By 2010, the Community Associations Institute (CAI), a national organization providing resources for planned unit developments and homeowners associations, estimated that 24.8 million American homes, and 62 million residents are currently being governed by HOAs.
In Florida, co-ops and condominiums are governed under Chapter 718 of the Florida Statutes, also known as the Florida Condominium Act. HOAs are governed by Chapter 720, the Homeowners Association Act. Both chapters are living documents subject to change and revisions in the law, and it is imperative to refer to the most recently revised copy when searching for legal precedents or information. Chapter 719 concerns Florida’s cooperatives, which are normally governed by a proprietary lease, a declaration, bylaws and articles of incorporation.
A property’s governing documents—declarations, covenants, conditions and restrictions, and articles of incorporation—are legal contracts, and board members and residents’ need a working knowledge of the contents in order to understand how the law applies in any given situation.
How It All Began
Homeowners associations first formed in the middle of the 19th century during the period when America was moving from an agricultural society to an industrialized nation. Emerging railroad lines made commuting to cities possible, while at the same time railroad communities began to grow up around the rural railroad stations. The growth away from the dirty, noisy cities effectively formed the first suburbs, and the first homeowners associations but not much happened with those early HOAs before the mid-20th century.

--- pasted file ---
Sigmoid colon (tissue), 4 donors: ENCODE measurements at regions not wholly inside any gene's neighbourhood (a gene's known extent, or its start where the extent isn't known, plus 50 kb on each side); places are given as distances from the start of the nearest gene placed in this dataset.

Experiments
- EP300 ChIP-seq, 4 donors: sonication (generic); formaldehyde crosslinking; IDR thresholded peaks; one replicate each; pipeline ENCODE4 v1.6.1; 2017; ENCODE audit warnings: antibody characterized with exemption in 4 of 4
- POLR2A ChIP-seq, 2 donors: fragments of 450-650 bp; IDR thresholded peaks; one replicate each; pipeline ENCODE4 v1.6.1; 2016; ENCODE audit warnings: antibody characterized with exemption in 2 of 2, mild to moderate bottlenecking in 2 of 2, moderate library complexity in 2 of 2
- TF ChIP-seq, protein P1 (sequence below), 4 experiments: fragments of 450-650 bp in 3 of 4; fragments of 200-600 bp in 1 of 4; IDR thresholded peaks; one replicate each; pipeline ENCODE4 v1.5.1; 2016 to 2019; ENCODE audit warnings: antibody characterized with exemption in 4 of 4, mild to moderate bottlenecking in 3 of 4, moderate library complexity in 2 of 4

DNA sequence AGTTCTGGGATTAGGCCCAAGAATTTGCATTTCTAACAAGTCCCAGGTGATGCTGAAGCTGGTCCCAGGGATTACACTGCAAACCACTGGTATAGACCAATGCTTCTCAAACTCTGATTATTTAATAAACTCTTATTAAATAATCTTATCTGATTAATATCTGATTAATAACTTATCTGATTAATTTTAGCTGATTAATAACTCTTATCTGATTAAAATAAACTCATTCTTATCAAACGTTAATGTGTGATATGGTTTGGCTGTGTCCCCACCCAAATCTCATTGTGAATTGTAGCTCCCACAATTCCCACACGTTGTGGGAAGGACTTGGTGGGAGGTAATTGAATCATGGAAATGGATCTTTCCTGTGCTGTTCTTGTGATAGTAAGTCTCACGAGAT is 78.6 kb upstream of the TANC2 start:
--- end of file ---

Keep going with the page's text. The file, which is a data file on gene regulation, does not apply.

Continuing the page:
In the 1960’s, the federal government became involved as a major force in the expansion of HOAs. The Federal Housing Authority (FHA) and the Urban Land Institute (ULI) pushed for large, architecturally uniform residential developments. As available land decreased, and construction costs increased, federal mortgage insurance rules were modified to include homeowners associations. In an effort to make high-density residential homes attractive to potential buyers, developers included open green areas and association grounds. Since residents would still pay the taxes on these common areas, local governments were on board with the developers. Services formerly provided by the municipalities were then initially offered by the developers.